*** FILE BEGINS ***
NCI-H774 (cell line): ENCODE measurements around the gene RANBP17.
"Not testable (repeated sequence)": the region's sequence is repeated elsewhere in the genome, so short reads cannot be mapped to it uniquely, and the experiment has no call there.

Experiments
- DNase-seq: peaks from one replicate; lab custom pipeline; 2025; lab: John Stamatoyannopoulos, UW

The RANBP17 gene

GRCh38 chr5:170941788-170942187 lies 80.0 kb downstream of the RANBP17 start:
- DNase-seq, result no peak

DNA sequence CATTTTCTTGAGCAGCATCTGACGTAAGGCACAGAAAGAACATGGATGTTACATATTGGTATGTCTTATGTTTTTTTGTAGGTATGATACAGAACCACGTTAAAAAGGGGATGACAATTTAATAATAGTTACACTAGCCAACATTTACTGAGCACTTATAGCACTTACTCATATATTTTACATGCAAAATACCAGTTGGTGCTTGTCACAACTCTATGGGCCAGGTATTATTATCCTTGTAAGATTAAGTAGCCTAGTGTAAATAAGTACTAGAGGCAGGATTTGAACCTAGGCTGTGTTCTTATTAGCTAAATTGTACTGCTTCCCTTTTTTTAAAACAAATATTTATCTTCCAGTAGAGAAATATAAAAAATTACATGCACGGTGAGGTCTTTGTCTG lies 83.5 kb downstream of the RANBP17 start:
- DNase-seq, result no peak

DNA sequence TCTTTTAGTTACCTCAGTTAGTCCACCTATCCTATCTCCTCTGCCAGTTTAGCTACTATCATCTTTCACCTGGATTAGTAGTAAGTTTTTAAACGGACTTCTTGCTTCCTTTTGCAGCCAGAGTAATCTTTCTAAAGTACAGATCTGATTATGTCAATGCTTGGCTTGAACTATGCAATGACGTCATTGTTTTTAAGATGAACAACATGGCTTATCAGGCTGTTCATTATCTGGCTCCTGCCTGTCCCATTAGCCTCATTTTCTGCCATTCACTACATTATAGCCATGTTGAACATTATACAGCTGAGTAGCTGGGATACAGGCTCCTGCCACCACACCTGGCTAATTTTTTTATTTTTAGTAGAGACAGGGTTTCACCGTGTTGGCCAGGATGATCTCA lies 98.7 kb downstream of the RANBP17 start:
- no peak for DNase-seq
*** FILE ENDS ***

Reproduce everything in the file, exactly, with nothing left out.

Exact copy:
NCI-H774 (cell line): ENCODE measurements around the gene RANBP17.
"Not testable (repeated sequence)": the region's sequence is repeated elsewhere in the genome, so short reads cannot be mapped to it uniquely, and the experiment has no call there.

Experiments
- DNase-seq: peaks from one replicate; lab custom pipeline; 2025; lab: John Stamatoyannopoulos, UW

The RANBP17 gene

GRCh38 chr5:170941788-170942187 lies 80.0 kb downstream of the RANBP17 start:
- DNase-seq, result no peak

DNA sequence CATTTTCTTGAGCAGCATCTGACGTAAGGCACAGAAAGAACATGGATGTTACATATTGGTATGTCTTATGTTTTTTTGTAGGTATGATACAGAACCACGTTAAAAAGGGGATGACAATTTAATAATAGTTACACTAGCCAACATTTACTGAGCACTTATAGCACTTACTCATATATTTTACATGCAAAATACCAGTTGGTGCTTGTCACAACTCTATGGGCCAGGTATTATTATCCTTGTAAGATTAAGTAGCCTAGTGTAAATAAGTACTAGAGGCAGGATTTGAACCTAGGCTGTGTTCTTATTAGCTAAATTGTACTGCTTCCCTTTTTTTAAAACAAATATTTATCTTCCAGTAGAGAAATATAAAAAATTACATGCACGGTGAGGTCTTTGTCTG lies 83.5 kb downstream of the RANBP17 start:
- DNase-seq, result no peak

DNA sequence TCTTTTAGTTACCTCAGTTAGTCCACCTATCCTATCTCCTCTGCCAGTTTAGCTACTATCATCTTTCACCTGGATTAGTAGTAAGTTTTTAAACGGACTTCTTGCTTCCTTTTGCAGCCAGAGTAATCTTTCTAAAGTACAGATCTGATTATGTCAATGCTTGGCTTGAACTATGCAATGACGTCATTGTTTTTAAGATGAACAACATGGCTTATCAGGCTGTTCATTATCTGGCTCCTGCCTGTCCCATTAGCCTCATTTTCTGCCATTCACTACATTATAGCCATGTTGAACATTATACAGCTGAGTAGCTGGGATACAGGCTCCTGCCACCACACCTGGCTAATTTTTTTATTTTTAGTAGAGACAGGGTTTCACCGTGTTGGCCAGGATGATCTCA lies 98.7 kb downstream of the RANBP17 start:
- no peak for DNase-seq